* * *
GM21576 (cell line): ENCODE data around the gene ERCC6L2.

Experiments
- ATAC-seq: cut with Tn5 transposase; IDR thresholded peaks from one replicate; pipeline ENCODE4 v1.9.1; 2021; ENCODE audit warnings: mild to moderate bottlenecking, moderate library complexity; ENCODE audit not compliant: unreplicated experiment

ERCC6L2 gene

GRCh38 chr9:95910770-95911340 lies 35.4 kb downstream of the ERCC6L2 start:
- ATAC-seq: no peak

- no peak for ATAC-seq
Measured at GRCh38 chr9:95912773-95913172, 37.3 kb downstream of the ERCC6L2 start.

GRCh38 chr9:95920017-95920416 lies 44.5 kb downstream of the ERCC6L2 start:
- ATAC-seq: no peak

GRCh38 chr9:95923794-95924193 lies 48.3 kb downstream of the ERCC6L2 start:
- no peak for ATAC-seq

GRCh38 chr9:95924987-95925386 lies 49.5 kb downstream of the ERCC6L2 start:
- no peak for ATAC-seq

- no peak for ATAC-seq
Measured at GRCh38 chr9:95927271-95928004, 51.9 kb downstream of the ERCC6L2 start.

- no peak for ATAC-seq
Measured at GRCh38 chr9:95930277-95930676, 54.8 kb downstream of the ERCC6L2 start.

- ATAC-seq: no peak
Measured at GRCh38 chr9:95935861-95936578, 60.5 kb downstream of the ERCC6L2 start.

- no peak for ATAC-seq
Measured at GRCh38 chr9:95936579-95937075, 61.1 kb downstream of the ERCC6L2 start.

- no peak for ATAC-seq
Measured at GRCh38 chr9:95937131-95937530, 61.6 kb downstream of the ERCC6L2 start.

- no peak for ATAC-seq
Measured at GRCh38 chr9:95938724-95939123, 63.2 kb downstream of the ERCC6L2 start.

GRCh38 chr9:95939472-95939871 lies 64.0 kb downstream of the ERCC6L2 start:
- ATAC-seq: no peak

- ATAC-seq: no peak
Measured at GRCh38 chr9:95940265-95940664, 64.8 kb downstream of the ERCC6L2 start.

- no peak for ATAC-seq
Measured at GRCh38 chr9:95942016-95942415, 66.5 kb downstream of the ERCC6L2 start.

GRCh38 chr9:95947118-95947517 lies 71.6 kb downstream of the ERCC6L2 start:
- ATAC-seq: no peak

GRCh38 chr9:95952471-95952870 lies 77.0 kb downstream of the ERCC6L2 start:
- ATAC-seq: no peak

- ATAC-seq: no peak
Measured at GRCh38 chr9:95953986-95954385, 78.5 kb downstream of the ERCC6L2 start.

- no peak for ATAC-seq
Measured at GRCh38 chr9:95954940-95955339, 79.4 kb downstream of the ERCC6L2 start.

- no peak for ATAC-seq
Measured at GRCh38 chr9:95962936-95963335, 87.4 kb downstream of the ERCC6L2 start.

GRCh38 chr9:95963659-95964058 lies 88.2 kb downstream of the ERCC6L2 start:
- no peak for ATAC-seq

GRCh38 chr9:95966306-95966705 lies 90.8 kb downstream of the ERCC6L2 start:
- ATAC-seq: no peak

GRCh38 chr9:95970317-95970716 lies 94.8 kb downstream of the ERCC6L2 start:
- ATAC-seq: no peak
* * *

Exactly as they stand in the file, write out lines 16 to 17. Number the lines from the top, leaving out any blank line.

Measured at GRCh38 chr9:95927271-95928004, 51.9 kb downstream of the ERCC6L2 start.

- no peak for ATAC-seq